Tom Dienhart, Senior Writer, July 2, 2014

Christopher Gooley-USA TODAY Sports
Christopher Gooley-USA TODAY Sports

As a way of getting to know Maryland and to welcome it to the Big Ten, here?s a look at the top five basketball and football teams in school annals.

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Top 5 basketball seasons

1. 2001-2002 (32-4). Expectations were high entering the season, as Maryland ranked No. 2 in the preseason coaches poll on the heels of an unexpected Final Four run. And Gary Williams? crew, a No. 1 seed in the NCAA tourney, won the national title game over Indiana behind the play of Lonny Baxter, Steve Blake, Juan Dixon, Byron Mouton and Chris Wilcox.

2. 2000-2001 (25-11). This squad set the table for the run to the national championship the next season. Led by Lonny Baxter, Juan Dixon and Terence Morris, this edition of the Terps propelled Maryland to its first Final Four. But once there, the No. 3 seed Terrapins fell to No. 1 Duke.

3. 1983-1984 (24-8). Lefty Driesell guided Maryland to a No. 3 seed in the NCAA tourney, losing by two points in the Sweet 16 to Illinois. Len Bias, Adrian Branch and Ben Coleman made this squad special, as Maryland won the ACC tourney for the first time since 1958.

[ MORE: Top 10 Maryland basketball players of all time ]

4. 1973-74. This team didn?t win an ACC regular-season or tourney title despite having talent like Len Elmore, John Lucas and Tom McMillen. But it still is very well-regarded. In fact, many consider this to be the greatest team never to play in the NCAA tourney. The Terps had six future NBA picks and played what many consider to be the best game in ACC history-a 103-100 overtime loss to eventual national champ N.C. State and David Thompson. Maryland?s exclusion from the NCAA tourney was instrumental in the event expanding to add more teams beyond league champs.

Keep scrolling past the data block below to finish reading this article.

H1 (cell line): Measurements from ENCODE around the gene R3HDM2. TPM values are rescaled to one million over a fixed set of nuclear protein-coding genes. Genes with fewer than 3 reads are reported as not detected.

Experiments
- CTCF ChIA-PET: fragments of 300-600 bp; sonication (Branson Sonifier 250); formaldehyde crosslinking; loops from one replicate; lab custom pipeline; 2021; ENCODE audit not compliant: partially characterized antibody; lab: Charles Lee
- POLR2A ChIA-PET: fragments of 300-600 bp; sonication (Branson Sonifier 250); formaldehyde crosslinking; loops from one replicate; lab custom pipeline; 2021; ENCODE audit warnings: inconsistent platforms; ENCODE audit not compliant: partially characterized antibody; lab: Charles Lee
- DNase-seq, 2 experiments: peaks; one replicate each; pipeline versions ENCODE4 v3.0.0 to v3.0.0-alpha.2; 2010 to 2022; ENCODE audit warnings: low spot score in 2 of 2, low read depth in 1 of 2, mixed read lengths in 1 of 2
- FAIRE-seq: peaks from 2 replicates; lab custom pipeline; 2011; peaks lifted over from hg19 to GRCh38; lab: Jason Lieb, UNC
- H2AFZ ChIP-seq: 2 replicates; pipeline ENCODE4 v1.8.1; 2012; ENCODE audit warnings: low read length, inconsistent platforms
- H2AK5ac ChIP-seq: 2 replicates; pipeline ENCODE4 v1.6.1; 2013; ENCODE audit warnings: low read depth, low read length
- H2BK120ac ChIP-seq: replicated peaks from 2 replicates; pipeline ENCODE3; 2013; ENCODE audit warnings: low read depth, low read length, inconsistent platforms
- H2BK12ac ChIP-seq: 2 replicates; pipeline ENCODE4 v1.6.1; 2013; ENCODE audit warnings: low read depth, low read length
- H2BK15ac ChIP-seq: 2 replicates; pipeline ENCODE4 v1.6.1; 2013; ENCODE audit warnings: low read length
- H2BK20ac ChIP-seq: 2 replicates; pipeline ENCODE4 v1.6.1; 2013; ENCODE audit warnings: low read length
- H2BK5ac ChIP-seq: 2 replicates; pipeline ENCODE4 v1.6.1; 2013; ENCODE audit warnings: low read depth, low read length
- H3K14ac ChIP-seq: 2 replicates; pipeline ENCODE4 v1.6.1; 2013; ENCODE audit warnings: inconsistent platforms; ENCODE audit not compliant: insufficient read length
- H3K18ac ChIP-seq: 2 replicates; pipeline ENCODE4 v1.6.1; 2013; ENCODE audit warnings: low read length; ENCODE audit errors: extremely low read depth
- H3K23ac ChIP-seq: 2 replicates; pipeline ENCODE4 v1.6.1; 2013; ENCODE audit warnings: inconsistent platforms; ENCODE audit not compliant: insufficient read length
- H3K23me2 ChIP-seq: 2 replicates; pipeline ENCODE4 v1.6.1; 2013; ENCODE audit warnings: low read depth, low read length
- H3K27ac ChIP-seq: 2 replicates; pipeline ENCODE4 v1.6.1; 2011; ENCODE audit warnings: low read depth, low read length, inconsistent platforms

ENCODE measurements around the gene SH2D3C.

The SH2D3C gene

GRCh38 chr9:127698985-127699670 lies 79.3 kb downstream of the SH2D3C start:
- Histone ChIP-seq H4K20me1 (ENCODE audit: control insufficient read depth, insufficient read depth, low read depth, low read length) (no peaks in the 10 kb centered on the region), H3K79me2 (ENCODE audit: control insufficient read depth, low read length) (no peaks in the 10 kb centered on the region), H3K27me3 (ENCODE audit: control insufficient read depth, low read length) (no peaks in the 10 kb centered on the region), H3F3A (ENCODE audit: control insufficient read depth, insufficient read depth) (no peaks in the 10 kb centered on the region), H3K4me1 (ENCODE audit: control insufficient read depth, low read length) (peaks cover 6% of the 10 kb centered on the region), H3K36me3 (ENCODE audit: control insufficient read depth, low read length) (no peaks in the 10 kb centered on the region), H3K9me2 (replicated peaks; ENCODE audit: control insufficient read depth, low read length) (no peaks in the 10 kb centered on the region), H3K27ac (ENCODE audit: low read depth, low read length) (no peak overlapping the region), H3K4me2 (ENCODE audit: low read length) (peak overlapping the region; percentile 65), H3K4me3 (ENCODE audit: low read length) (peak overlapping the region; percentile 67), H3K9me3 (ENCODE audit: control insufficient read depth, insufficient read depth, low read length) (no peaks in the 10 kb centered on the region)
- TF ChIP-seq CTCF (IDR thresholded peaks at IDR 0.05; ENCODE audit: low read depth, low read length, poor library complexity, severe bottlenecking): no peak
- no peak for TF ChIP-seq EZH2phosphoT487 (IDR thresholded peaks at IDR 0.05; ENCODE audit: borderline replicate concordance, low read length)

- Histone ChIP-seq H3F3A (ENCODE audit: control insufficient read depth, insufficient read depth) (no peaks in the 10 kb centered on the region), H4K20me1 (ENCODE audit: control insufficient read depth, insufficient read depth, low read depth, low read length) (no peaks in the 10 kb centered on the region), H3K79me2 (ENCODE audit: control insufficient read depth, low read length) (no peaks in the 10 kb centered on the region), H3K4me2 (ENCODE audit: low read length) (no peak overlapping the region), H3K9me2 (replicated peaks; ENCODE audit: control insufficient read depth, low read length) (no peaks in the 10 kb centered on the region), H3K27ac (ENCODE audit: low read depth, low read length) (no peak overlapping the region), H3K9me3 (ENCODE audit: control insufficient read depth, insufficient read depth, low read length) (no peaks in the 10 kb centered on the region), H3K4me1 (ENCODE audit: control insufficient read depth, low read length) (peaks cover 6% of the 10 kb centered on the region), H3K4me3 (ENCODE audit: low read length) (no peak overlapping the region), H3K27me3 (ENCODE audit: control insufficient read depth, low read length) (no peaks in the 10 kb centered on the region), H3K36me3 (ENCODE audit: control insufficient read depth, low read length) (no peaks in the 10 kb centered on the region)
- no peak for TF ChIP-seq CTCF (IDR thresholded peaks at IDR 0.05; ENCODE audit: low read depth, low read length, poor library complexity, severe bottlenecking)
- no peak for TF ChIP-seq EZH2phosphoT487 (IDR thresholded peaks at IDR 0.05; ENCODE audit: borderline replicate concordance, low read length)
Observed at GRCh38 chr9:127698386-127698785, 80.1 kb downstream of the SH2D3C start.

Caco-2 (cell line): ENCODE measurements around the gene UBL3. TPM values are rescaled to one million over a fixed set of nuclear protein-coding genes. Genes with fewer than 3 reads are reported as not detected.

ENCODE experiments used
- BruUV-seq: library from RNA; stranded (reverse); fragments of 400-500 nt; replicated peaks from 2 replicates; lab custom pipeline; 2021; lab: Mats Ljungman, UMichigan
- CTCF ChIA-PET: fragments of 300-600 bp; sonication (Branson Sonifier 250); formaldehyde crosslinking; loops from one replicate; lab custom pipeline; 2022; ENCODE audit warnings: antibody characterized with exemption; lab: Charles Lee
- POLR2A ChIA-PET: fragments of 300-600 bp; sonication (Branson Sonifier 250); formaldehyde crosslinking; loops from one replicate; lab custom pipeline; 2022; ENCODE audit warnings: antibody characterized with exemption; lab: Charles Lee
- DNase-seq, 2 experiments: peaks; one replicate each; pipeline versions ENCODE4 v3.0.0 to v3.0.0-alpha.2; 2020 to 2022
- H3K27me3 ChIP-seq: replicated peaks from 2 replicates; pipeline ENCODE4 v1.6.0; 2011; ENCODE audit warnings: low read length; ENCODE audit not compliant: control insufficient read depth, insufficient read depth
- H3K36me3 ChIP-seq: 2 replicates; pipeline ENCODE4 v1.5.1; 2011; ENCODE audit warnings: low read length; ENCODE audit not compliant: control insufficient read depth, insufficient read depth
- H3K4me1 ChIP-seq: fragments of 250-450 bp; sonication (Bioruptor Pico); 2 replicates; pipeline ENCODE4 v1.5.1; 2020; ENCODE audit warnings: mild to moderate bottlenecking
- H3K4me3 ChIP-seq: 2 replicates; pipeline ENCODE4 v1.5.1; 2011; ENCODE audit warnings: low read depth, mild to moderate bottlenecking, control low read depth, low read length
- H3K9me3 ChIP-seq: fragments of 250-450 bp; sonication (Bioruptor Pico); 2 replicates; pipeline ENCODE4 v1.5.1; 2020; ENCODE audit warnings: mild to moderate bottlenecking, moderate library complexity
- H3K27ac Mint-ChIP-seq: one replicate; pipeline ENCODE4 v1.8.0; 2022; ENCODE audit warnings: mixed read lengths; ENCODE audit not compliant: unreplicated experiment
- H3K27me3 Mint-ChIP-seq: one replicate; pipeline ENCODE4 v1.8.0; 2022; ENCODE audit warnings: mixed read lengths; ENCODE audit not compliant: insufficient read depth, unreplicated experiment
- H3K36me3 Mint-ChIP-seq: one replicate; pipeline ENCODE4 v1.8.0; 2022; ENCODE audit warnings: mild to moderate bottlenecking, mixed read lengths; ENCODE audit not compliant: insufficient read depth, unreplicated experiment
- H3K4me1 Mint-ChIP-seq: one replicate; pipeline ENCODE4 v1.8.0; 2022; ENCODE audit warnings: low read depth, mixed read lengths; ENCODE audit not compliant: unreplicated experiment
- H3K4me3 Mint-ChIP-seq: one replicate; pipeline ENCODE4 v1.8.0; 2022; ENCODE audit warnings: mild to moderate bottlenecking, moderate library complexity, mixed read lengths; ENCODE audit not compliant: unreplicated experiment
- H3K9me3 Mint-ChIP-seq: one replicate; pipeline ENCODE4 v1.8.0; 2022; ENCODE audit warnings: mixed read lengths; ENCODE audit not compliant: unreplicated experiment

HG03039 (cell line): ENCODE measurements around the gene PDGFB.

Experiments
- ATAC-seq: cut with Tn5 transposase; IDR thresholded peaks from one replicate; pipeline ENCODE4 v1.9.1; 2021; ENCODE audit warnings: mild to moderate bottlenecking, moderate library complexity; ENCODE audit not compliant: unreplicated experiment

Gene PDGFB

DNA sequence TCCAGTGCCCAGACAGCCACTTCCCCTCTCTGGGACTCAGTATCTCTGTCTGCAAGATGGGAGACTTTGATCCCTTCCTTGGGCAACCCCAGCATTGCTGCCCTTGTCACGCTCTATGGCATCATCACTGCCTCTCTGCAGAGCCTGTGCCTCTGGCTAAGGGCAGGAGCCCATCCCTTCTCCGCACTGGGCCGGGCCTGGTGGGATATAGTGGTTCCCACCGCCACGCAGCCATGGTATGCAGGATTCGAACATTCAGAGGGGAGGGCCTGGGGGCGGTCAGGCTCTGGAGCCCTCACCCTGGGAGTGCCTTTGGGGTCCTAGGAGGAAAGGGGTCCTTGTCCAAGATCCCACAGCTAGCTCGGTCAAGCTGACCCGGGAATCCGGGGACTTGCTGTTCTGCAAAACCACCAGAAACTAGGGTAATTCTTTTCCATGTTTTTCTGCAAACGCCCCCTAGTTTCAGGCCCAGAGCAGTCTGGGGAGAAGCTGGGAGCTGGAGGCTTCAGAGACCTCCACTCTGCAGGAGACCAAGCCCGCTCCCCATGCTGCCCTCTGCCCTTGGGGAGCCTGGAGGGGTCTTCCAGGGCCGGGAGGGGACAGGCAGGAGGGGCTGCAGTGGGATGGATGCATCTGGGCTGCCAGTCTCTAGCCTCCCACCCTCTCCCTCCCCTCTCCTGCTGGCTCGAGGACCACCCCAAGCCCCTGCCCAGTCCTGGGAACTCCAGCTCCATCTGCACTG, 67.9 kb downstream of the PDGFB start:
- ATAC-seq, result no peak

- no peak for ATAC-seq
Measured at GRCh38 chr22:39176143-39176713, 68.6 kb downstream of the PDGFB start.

5. 1957-58 (22-7). With Bud Millikan as coach, this squad won the program?s first ACC tourney, advancing to the Elite Eight and finishing No. 6 in the polls. The stunning march to the ACC tourney title included wins over No. 6 Duke and No. 13 North Carolina on back-to-back days. In the NCAA tourney, the Terps routed Boston College before falling to Temple and then beating Manhattan in the consolation game to secure third place in the East.


Pouya Dianat-USA TODAY Sports
Pouya Dianat-USA TODAY Sports

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Top 5 football seasons

1. 1953. This was Maryland?s first season in the ACC. And the Terps made an impression by winning the national title, outscoring foes, 298-38, and notching six shutouts. QB Bernie Faloney led the way, being named conference player of the year. Jim Tatum was named ACC coach of the year, guiding Maryland to the Orange Bowl, where it lost to Oklahoma. But in those days, national championships were awarded before the bowls.

2. 1951. Maryland shared the Southern Conference title with VMI, capping a 10-0 season with an upset over No. 1-ranked Tennessee in the Sugar Bowl. At the time, however, the wire services released final rankings before the bowl games, and Maryland finished third in the Associated Press poll.

3. 1976. Jerry Claiborne guided the Terrapins to an 11-1 mark, culminating the season with a loss to Houston in the Cotton Bowl to ruin a perfect season. Along the way, Maryland won a third consecutive ACC championship.

[ MORE: Top 10 Maryland football players of all time ]

4. 1955. Jim Tatum coached Maryland to a 10-1 mark and the ACC crown. Just like in 1953, however, the unbeaten season was ruined by a loss to Oklahoma in the Orange Bowl.

5. 2001. Ralph Friedgen led Maryland to a shocking season, forging a 10-2 mark, ACC title and trip to the Orange Bowl. It was the Terps? first ACC crown since 1985. Linebacker E.J. Henderson was the team?s leader.

About Tom Dienhart senior writer Tom Dienhart is a veteran sports journalist who covers Big Ten football and men's basketball for and BTN TV. Find him on Twitter and Facebook, read all of his work at, and subscribe to his posts via RSS. Also, send questions to his weekly mailbag using the form below and read all of his previous answers in his reader mailbag section.

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